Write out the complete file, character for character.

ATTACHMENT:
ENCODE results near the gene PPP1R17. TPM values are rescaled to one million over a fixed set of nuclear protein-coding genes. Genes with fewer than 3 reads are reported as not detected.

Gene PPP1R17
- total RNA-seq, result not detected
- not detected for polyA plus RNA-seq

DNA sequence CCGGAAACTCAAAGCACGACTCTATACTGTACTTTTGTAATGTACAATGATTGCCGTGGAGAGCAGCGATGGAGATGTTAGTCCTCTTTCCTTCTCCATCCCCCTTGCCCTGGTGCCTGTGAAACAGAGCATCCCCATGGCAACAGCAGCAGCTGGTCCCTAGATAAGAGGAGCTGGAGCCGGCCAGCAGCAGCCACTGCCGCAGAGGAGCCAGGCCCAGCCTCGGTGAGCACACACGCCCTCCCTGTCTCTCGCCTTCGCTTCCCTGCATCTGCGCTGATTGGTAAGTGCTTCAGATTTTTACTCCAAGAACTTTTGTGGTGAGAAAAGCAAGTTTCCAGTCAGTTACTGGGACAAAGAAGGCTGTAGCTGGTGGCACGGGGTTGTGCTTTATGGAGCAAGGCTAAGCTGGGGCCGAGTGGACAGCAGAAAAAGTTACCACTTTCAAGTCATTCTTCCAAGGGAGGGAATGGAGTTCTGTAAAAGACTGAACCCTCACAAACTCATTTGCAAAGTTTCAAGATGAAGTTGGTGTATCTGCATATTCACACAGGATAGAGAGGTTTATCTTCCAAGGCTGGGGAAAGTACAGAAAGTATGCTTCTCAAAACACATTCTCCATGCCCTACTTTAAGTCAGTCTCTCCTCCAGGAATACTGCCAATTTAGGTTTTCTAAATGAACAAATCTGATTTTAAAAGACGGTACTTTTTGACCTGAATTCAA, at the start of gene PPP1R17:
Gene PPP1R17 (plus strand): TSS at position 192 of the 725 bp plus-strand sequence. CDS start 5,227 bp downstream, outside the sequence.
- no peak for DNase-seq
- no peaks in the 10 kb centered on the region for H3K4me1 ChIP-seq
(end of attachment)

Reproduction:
ENCODE results near the gene PPP1R17. TPM values are rescaled to one million over a fixed set of nuclear protein-coding genes. Genes with fewer than 3 reads are reported as not detected.

Gene PPP1R17
- total RNA-seq, result not detected
- not detected for polyA plus RNA-seq

DNA sequence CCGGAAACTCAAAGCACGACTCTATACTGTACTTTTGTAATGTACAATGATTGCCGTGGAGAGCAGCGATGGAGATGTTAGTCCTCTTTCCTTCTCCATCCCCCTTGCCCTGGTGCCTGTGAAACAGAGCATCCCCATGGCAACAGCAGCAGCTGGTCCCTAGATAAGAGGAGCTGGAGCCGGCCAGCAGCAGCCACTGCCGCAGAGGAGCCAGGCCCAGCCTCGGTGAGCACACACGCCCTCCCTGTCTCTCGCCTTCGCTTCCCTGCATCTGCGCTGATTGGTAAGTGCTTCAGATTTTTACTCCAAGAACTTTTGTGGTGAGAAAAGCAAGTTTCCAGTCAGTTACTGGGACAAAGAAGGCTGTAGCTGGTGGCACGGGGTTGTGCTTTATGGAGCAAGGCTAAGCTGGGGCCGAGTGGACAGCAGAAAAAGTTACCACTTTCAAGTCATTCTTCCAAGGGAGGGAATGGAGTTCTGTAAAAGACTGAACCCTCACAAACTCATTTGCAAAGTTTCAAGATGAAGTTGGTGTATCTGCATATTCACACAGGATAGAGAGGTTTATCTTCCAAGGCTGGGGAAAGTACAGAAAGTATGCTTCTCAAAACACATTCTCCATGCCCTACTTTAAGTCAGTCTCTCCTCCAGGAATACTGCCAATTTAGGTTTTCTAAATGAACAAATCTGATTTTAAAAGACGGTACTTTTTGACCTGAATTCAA, at the start of gene PPP1R17:
Gene PPP1R17 (plus strand): TSS at position 192 of the 725 bp plus-strand sequence. CDS start 5,227 bp downstream, outside the sequence.
- no peak for DNase-seq
- no peaks in the 10 kb centered on the region for H3K4me1 ChIP-seq